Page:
Cemented versus cementless Oxford unicompartmental knee arthroplasty using radiostereometric analysis

A randomised controlled trial

B J L Kendrick, B L Kaptein, E R Valstar, H S Gill, W F M Jackson, C A F Dodd, A J Price, D W Murray

Research output: Contribution to journalArticle

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75 Downloads (Pure)

Abstract

The most common reasons for revision of unicompartmental knee arthroplasty (UKA) are loosening and pain. Cementless components may reduce the revision rate. The aim of this study was to compare the fixation and clinical outcome of cementless and cemented Oxford UKAs. A total of 43 patients were randomised to receive either a cemented or a cementless Oxford UKA and were followed for two years with radiostereometric analysis (RSA), radiographs aligned with the bone-implant interfaces and clinical scores. The femoral components migrated significantly during the first year (mean 0.2 mm) but not during the second. There was no significant difference in the extent of migration between cemented and cementless femoral components in either the first or the second year. In the first year the cementless tibial components subsided significantly more than the cemented components (mean 0.28 mm (sd 0.17) vs. 0.09 mm (sd 0.19 mm)). In the second year, although there was a small amount of subsidence (mean 0.05 mm) there was no significant difference (p = 0.92) between cemented and cementless tibial components. There were no femoral radiolucencies. Tibial radiolucencies were narrow (< 1 mm) and were significantly (p = 0.02) less common with cementless (6 of 21) than cemented (13 of 21) components at two years. There were no complete radiolucencies with cementless components, whereas five of 21 (24%) cemented components had complete radiolucencies. The clinical scores at two years were not significantly different (p = 0.20). As second-year migration is predictive of subsequent loosening, and as radiolucency is suggestive of reduced implant-bone contact, these data suggest that fixation of the cementless components is at least as good as, if not better than, that of cemented devices. Cite this article: Bone Joint J 2015; 97-B:185-91.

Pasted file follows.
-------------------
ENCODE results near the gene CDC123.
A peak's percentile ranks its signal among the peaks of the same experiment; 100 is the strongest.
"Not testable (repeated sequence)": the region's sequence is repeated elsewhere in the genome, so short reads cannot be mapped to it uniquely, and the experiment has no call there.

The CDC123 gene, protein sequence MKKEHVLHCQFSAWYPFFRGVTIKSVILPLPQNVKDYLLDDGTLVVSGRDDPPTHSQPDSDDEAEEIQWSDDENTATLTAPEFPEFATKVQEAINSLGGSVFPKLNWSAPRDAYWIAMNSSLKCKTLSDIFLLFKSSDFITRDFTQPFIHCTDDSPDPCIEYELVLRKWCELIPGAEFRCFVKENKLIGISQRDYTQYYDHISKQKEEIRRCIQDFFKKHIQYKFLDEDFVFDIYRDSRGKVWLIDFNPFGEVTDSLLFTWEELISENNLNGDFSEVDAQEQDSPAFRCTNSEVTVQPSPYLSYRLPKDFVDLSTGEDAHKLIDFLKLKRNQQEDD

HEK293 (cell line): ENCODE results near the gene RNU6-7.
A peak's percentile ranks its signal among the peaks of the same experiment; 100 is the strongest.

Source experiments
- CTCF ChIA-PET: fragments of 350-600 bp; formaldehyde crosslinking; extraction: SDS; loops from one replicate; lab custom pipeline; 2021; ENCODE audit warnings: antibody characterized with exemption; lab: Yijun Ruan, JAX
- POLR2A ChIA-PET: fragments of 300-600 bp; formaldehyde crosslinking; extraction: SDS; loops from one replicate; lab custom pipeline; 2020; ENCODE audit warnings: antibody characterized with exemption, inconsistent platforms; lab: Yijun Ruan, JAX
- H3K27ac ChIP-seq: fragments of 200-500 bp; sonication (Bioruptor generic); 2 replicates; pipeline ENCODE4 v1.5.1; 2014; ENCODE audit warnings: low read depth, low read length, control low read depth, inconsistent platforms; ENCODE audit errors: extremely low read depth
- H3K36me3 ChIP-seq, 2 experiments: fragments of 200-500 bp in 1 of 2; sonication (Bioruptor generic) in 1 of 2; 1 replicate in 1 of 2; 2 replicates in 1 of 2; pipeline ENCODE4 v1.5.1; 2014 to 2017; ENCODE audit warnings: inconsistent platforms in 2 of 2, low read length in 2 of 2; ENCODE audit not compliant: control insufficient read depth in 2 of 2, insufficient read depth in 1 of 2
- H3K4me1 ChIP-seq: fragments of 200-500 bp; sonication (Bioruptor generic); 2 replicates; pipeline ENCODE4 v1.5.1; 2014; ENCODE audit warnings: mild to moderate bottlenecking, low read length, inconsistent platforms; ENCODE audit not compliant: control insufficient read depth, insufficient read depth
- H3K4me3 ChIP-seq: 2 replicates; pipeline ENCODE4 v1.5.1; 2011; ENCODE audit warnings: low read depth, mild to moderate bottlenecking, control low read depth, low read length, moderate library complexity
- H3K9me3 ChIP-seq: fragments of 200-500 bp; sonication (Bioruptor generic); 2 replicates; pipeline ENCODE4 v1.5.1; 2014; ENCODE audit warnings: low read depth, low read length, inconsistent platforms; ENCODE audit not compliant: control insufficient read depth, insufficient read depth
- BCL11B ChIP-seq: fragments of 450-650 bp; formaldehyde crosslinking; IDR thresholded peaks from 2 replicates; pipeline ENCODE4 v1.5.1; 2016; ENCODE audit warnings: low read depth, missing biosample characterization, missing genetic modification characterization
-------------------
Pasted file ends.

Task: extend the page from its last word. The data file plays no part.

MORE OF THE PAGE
Original languageEnglish
Pages (from-to)185-191
Number of pages7
JournalThe Bone & Joint Journal
Volume97-B
Issue number2
Early online date1 Feb 2015
DOIs
Publication statusPublished - 1 Feb 2015

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Radiostereometric Analysis
Knee Replacement Arthroplasties
Thigh
Randomized Controlled Trials
Bone and Bones
Joints
Pain
Equipment and Supplies

Cite this

Cemented versus cementless Oxford unicompartmental knee arthroplasty using radiostereometric analysis : A randomised controlled trial. / Kendrick, B J L; Kaptein, B L; Valstar, E R; Gill, H S; Jackson, W F M; Dodd, C A F; Price, A J; Murray, D W.

In: The Bone & Joint Journal, Vol. 97-B, No. 2, 01.02.2015, p. 185-191.

Research output: Contribution to journalArticle

Kendrick, B J L ; Kaptein, B L ; Valstar, E R ; Gill, H S ; Jackson, W F M ; Dodd, C A F ; Price, A J ; Murray, D W. / Cemented versus cementless Oxford unicompartmental knee arthroplasty using radiostereometric analysis : A randomised controlled trial. In: The Bone & Joint Journal. 2015 ; Vol. 97-B, No. 2. pp. 185-191.